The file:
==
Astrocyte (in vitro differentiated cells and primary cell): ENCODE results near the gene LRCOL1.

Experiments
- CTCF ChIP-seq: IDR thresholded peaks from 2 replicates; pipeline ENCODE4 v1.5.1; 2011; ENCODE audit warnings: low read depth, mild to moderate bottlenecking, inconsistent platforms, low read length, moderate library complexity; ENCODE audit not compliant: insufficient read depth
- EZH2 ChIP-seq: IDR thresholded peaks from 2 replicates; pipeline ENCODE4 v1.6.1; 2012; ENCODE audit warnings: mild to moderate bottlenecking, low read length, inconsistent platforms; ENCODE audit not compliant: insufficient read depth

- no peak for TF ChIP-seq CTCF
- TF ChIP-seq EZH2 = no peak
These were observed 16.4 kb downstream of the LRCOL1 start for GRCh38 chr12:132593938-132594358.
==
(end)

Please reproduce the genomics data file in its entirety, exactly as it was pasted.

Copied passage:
Astrocyte (in vitro differentiated cells and primary cell): ENCODE results near the gene LRCOL1.

Experiments
- CTCF ChIP-seq: IDR thresholded peaks from 2 replicates; pipeline ENCODE4 v1.5.1; 2011; ENCODE audit warnings: low read depth, mild to moderate bottlenecking, inconsistent platforms, low read length, moderate library complexity; ENCODE audit not compliant: insufficient read depth
- EZH2 ChIP-seq: IDR thresholded peaks from 2 replicates; pipeline ENCODE4 v1.6.1; 2012; ENCODE audit warnings: mild to moderate bottlenecking, low read length, inconsistent platforms; ENCODE audit not compliant: insufficient read depth

- no peak for TF ChIP-seq CTCF
- TF ChIP-seq EZH2 = no peak
These were observed 16.4 kb downstream of the LRCOL1 start for GRCh38 chr12:132593938-132594358.